Today Professor Lars Hornuf presents his research project Do Retail Investors Value Environmental Impact? at the annual meeting of the IFABS-International Finance and Banking Society at the University of Oxford.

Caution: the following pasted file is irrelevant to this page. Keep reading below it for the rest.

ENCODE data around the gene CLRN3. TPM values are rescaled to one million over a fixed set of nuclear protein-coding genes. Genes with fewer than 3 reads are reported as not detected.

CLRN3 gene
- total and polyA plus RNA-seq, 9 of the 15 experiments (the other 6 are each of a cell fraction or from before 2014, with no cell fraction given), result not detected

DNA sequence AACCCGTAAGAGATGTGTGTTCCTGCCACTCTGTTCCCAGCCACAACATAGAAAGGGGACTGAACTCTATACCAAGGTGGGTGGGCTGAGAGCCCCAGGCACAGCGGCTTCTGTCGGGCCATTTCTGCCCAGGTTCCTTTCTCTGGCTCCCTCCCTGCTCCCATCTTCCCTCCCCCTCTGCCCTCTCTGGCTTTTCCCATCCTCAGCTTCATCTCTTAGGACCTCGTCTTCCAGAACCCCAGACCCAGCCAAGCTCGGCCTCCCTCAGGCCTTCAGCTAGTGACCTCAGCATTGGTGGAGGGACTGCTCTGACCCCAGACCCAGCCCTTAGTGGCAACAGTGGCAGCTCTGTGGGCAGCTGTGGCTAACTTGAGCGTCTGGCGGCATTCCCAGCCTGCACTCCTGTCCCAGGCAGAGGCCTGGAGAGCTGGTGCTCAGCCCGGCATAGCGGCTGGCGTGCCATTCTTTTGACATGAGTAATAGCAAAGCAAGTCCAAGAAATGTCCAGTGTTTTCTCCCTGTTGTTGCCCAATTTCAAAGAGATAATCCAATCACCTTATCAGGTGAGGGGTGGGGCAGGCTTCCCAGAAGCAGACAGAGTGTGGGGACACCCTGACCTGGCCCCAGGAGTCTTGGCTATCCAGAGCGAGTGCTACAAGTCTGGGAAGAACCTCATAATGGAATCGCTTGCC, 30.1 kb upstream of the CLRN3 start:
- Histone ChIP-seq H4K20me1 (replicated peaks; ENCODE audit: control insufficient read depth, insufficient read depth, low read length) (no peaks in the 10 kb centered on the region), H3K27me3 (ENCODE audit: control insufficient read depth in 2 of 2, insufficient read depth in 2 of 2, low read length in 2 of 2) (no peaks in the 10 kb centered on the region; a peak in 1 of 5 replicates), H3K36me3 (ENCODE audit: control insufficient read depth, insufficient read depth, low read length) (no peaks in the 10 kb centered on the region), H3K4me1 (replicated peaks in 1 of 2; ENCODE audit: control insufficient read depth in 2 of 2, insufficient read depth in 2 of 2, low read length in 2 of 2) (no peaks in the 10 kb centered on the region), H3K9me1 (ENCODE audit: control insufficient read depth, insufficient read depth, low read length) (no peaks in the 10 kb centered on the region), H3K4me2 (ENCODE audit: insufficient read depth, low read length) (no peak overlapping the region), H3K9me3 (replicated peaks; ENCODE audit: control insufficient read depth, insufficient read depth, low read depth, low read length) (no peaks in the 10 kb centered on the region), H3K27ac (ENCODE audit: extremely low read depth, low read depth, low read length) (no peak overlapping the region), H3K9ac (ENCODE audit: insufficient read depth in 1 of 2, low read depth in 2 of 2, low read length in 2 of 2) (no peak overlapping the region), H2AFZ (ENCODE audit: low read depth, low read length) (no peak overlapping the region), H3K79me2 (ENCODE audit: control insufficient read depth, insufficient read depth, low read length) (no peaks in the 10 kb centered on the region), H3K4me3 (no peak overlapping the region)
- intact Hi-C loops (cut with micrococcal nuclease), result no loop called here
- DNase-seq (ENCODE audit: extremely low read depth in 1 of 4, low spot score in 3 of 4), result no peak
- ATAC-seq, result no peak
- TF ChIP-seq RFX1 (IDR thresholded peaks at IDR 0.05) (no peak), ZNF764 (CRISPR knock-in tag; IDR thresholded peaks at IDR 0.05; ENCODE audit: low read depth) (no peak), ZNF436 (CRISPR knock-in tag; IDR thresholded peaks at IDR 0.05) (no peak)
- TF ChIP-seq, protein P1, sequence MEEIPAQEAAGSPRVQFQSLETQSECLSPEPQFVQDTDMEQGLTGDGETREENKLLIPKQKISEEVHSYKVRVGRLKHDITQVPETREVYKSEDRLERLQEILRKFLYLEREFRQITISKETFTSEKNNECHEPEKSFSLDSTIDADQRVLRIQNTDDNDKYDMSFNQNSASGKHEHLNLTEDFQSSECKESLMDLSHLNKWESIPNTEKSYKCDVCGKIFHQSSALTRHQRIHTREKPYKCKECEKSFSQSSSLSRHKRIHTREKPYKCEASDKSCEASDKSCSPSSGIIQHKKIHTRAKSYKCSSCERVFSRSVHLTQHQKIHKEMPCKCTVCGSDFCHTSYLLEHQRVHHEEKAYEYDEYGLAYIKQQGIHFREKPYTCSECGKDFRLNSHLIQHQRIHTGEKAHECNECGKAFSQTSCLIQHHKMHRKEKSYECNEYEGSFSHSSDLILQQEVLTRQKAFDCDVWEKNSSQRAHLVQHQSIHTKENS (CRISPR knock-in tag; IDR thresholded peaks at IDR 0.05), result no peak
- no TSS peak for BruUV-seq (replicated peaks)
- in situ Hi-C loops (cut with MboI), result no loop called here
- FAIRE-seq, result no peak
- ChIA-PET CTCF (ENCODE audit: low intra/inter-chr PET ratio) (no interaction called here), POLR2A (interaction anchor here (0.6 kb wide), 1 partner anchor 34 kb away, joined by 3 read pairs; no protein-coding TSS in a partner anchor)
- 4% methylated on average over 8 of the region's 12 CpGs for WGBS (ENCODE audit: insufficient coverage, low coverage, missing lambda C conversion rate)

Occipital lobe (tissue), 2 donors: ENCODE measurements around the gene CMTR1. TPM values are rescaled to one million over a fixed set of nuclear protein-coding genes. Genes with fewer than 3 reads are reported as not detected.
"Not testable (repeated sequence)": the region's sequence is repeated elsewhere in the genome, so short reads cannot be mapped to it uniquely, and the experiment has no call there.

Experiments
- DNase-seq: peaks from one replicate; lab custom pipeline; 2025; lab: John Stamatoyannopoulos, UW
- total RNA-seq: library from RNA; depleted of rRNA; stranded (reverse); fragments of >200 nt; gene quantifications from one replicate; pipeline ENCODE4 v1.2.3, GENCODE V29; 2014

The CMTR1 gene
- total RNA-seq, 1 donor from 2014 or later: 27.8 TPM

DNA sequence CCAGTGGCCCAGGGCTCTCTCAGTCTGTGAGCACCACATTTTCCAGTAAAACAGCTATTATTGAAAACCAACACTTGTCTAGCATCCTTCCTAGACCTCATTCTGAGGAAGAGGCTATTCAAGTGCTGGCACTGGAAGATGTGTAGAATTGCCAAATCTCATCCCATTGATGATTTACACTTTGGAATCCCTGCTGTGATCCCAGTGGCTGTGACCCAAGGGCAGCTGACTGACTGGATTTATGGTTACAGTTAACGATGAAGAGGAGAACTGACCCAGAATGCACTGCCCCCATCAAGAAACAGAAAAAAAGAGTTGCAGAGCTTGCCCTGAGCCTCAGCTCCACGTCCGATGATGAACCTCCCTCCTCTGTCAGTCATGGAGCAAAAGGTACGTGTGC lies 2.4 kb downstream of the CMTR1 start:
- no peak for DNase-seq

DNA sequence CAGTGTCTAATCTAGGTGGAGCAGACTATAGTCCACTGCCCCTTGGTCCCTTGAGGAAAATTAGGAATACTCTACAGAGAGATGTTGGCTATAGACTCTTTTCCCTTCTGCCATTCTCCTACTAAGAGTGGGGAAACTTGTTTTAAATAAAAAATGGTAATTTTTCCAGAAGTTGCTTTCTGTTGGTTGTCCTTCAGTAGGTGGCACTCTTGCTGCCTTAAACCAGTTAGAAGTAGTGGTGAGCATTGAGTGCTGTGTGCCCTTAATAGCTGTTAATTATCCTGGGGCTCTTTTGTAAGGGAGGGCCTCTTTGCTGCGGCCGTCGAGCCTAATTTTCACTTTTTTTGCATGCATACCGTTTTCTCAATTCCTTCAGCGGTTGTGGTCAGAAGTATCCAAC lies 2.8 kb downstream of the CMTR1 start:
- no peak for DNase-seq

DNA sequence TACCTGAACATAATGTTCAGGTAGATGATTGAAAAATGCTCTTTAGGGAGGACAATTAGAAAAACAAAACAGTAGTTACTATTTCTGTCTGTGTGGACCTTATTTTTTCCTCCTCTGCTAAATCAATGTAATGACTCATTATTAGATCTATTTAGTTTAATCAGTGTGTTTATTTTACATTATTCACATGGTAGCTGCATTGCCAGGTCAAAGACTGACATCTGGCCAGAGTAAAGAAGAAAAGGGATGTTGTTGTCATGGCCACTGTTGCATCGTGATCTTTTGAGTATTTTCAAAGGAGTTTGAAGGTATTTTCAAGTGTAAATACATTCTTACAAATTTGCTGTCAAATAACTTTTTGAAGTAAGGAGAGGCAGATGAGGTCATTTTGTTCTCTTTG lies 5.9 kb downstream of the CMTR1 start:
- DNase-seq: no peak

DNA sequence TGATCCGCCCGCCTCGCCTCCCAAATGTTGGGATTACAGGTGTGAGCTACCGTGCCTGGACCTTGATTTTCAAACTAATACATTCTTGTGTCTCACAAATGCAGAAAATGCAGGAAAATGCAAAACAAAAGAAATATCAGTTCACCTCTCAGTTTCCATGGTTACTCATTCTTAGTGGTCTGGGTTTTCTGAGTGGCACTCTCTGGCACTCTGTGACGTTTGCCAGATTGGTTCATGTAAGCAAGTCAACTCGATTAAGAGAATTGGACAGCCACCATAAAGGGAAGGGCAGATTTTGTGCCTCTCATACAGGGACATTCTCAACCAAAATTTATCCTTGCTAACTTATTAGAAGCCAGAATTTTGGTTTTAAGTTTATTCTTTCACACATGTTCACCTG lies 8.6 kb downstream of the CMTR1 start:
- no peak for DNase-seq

Are investors willing to give up a higher return if the investment generates positive environmental impact? Lars Hornuf and his co-author Christoph Siemroth from the University of Essex investigate this question with a decision experiment among crowdfunders, in which they choose between a higher return or environmental impact. Overall, 65% of investors choose environmental impact at the expense of a higher return for sufficiently large impact, 14% choose impact independent of the magnitude of impact, while 21% choose the higher return independent of impact. Combining the experimental data with historical investments, the authors find that investors allocate a larger share of funds to green projects if they value environmental impact more, and if they expect green projects to be more profitable. These findings suggest that investors have a preference for positive environmental impact, and satisfy it by investing in green projects. The authors further show that the preference for environmental impact is distinct from a preference for positive social impact. Finally, the authors introduce new survey measures of impact for future use, which are experimentally validated and predict field behavior.